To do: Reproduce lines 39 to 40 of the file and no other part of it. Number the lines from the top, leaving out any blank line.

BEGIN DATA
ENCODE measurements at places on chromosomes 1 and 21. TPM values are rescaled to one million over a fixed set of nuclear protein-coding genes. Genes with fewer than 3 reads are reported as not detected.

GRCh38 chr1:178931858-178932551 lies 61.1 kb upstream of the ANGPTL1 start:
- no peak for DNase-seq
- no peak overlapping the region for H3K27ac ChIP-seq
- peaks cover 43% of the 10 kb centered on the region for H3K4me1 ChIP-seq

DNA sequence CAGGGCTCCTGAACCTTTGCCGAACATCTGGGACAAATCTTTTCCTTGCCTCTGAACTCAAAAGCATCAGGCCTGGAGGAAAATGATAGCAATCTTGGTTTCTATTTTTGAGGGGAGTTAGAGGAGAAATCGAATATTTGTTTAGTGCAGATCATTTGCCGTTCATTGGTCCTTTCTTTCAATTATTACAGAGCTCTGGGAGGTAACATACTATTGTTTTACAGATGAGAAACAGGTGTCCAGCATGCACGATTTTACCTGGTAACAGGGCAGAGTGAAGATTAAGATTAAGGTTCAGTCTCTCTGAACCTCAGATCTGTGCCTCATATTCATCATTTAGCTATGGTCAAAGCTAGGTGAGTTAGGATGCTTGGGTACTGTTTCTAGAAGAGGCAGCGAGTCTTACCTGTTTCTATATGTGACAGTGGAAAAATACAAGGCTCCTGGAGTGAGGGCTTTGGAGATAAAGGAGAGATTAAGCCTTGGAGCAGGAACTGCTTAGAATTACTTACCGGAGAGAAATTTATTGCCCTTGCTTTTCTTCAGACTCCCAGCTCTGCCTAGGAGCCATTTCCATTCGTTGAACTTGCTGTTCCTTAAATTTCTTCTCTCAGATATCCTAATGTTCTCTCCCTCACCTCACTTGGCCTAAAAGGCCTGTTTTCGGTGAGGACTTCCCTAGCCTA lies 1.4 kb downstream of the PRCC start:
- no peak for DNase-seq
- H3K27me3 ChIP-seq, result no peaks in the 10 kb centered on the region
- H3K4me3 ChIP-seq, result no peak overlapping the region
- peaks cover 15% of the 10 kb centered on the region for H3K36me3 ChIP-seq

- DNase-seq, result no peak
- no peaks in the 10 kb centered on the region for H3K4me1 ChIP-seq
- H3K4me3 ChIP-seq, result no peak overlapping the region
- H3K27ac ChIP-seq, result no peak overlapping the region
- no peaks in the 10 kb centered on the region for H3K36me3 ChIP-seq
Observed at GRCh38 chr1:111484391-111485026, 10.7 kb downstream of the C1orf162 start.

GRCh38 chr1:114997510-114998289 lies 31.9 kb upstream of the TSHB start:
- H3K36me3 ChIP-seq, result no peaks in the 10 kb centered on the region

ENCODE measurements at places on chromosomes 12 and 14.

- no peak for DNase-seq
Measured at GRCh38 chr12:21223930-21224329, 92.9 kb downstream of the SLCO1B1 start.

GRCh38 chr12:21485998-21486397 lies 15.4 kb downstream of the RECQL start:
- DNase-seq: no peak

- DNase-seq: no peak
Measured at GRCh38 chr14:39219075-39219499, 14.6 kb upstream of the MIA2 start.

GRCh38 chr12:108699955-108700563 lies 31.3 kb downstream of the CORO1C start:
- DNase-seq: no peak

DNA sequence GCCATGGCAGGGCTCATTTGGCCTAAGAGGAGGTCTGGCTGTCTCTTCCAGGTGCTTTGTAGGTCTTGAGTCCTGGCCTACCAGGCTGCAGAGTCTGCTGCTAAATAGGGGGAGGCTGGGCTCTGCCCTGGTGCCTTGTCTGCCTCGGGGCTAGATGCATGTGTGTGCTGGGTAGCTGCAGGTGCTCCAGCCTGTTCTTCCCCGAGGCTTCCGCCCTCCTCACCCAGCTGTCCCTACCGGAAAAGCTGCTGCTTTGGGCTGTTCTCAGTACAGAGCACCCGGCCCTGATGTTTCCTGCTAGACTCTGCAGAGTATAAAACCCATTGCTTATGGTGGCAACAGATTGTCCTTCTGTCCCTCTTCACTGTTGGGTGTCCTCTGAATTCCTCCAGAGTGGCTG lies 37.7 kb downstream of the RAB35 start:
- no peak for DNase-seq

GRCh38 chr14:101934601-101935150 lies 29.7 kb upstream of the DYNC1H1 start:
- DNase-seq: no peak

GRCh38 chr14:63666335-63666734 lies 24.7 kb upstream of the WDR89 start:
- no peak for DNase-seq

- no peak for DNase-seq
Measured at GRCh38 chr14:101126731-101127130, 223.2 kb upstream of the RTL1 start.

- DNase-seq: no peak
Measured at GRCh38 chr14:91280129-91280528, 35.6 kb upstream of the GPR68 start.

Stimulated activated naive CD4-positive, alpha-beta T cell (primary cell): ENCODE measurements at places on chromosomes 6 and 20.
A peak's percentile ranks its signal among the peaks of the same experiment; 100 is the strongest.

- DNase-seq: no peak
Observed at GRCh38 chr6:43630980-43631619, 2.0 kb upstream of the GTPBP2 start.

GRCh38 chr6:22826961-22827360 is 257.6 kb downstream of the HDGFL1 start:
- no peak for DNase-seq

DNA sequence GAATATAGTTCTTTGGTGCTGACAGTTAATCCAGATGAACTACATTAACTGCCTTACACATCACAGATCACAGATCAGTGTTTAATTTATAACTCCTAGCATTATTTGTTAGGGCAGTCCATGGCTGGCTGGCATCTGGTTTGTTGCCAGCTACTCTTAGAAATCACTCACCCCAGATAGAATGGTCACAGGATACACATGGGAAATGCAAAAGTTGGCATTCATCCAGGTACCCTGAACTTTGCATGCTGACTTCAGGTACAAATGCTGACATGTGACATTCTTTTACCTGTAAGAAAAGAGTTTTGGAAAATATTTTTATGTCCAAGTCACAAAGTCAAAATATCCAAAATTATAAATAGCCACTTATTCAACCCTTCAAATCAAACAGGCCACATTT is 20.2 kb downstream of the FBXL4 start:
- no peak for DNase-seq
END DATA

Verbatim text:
A peak's percentile ranks its signal among the peaks of the same experiment; 100 is the strongest.

- DNase-seq: no peak